June 18, 2014 – The Theater in the Woods evening program schedule for EAA AirVenture Oshkosh 2014 is finalized and will feature presentations, speakers, and stories covering a variety of topics and interest areas. The Theater in the Woods is located just south of the Plaza and the schedule lineup begins with a pre-AirVenture Night of Champions program on Sunday, July 27, and wraps up Saturday, August 2. Here’s what’s in store for the week:
Monday, July 28
Remembering Paul, 8-8:45 p.m. – Join the EAA family and aviation community for an evening of stories remembering EAA Founder Paul Poberezny, shared by several of his longtime friends. The evening will be hosted by EAA Young Eagles Chairman Sean D. Tucker.
Valdez, 8:45-10 p.m. – The annual Valdez, Alaska, Fly-In and Air Show attracts some of the world’s best pilots for a competition of skill and precision during the legendary short takeoff and landing (STOL) competition in. Hear from at least two of this year’s champions.
Tuesday, July 29
Bill Barber Award Presentation, 7-7:30 p.m. – Representatives from World Airshow News along with friends and family of the late Bill Barber will present the annual Bill Barber Award for Showmanship to an air show performer who has demonstrated extraordinary showmanship.
X PRIZE 10th Anniversary, 8-8:45 p.m. – The Ansari X PRIZE was modeled after the Orteig Prize that Charles Lindbergh won for his solo flight in 1927 to reward the aviation innovation that he inspired. The $10 million competition challenged the world to form the first privately funded team to create a spacecraft to carry three people 100 kilometers above the Earth’s surface, twice within two weeks. Out of 26 teams and $100 million total spent on research, Mojave Aerospace Ventures won in October 2004. Speakers will be Erik Lindbergh, grandson of Charles Lindbergh; Gregg Maryniak, corporate secretary and chairman of the executive committee of the board of X PRIZE; and Doug Shane, executive vice president and general manager of the Spaceship Company.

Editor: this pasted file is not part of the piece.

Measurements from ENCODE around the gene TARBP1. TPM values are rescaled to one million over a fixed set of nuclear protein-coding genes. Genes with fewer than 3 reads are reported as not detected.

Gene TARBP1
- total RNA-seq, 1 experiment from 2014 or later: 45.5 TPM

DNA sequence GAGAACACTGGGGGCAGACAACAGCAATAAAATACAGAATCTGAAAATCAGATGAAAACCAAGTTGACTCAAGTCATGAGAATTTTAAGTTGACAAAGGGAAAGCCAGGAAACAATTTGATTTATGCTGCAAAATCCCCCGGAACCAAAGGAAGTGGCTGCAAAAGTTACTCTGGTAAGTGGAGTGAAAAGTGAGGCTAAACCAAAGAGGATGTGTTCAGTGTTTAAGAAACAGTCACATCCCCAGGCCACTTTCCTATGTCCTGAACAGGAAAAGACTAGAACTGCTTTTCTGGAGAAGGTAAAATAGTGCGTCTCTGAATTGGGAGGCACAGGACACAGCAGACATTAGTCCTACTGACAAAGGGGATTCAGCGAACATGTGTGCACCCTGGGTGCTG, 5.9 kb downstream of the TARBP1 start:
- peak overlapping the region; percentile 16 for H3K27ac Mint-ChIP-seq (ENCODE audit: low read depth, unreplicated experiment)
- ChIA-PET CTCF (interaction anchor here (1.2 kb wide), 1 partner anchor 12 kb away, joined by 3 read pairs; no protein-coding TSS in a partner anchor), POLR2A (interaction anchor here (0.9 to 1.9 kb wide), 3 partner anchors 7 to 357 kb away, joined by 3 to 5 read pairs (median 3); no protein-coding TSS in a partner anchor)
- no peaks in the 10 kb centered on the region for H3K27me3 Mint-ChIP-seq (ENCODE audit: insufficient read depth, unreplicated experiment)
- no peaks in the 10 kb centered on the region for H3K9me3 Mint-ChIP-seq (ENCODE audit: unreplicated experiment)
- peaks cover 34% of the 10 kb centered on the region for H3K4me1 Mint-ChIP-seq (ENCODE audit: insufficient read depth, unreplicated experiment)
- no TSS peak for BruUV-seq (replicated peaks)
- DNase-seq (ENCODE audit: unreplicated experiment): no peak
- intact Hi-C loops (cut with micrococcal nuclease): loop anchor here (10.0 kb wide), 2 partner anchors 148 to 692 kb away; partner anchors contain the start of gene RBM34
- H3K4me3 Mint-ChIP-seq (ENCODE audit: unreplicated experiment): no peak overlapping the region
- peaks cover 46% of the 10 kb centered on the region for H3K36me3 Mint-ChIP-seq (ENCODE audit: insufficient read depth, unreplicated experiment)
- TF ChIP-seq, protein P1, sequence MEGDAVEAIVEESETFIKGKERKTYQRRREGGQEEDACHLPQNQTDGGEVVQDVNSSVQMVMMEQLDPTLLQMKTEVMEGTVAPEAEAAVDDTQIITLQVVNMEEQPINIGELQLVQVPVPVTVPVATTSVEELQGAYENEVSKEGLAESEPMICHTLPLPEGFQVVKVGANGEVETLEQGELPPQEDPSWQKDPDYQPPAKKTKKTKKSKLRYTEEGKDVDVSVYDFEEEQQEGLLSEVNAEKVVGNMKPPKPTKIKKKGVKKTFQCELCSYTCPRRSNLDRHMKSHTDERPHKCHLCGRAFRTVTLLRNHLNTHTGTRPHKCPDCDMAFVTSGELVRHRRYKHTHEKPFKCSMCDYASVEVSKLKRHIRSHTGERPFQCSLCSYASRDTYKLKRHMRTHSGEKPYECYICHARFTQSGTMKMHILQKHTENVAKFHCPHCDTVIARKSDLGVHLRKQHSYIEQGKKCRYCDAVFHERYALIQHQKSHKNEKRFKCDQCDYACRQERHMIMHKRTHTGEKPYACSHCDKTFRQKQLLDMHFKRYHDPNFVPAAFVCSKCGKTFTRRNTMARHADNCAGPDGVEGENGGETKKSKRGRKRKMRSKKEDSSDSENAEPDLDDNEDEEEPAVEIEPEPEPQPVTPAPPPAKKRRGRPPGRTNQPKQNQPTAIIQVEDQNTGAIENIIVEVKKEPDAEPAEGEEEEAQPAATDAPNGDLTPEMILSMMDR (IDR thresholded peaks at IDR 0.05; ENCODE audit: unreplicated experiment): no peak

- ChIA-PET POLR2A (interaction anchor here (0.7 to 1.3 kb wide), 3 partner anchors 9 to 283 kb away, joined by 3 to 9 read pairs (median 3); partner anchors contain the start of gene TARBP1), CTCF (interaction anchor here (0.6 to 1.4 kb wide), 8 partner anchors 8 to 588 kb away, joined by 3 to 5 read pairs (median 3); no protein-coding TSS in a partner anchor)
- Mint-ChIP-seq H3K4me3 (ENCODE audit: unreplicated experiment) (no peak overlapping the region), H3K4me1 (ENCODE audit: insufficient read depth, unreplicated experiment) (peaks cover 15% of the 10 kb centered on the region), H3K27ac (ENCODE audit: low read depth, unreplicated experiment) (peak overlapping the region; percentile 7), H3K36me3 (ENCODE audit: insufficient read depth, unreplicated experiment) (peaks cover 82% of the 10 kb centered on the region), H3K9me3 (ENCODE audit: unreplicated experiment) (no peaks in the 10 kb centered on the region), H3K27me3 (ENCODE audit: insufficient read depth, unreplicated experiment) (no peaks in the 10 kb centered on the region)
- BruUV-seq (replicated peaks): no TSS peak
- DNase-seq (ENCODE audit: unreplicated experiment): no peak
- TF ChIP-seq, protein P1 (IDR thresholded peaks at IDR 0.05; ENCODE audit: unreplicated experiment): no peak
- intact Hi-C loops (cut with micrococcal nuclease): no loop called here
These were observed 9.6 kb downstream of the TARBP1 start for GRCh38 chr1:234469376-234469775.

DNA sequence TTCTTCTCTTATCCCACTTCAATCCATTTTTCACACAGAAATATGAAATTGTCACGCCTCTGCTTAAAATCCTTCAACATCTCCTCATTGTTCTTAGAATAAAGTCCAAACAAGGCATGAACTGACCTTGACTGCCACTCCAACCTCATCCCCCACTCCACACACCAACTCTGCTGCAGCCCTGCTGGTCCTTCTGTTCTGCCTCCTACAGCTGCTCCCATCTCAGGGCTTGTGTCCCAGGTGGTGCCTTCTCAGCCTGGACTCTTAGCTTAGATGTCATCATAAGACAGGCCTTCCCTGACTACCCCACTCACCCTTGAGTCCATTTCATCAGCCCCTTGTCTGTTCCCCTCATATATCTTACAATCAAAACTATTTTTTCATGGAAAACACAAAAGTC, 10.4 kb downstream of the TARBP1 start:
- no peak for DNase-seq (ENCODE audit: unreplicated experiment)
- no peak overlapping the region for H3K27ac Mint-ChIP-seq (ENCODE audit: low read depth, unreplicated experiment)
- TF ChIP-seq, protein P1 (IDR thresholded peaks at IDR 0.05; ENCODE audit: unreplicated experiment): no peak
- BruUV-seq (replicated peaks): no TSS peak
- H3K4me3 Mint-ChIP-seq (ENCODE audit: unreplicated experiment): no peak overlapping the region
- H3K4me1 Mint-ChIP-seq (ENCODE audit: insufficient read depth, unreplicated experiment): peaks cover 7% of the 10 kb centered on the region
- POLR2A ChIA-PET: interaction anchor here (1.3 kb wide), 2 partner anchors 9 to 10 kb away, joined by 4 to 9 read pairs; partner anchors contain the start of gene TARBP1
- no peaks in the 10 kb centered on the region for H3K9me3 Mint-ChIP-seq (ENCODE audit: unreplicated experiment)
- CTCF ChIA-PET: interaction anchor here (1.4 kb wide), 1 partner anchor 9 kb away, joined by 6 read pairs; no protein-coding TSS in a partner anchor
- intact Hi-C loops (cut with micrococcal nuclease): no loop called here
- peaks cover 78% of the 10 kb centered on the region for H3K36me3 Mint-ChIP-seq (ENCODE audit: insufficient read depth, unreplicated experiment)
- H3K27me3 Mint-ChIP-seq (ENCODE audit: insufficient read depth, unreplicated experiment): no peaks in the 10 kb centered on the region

“I Want to be an Astronaut,” 8:45-10 p.m. – This 38-minute documentary tells the story of Blair Mason’s dreams of flight from childhood to the United States Naval Academy. It’s an examination of the current state of America’s space program, the retirement of the space shuttle, and the future of space exploration. Featured appearances from producer of the film, David Ruck; X-15 and space shuttle test pilot retired Maj. Gen. Joe Engle; and retired Col. Charlie Precourt who served as the former chief of the Astronaut Corps.
Wednesday, July 30
EAA Concert Band, 6-7 p.m. – More than 300 EAA members from 34 states and four countries have played in the EAA AirVenture Concert Band and the experience levels range from junior high students to retired musicians. They’ll convene this year under the direction of Elton Eisele, performing selections from Disney’s smash hit animated feature, “Planes.”
Glacier Girl, 7-8 p.m. – Against all odds, Bob Cardin and a well-equipped recovery crew pulled a P-38 Lightning named Glacier Girl from beneath 238 feet of rock-solid ice in Southeastern Greenland in 1992. Perhaps the most famous warbird flying today, hear the story of the recovery and restoration of this iconic aircraft from the man that made it happen.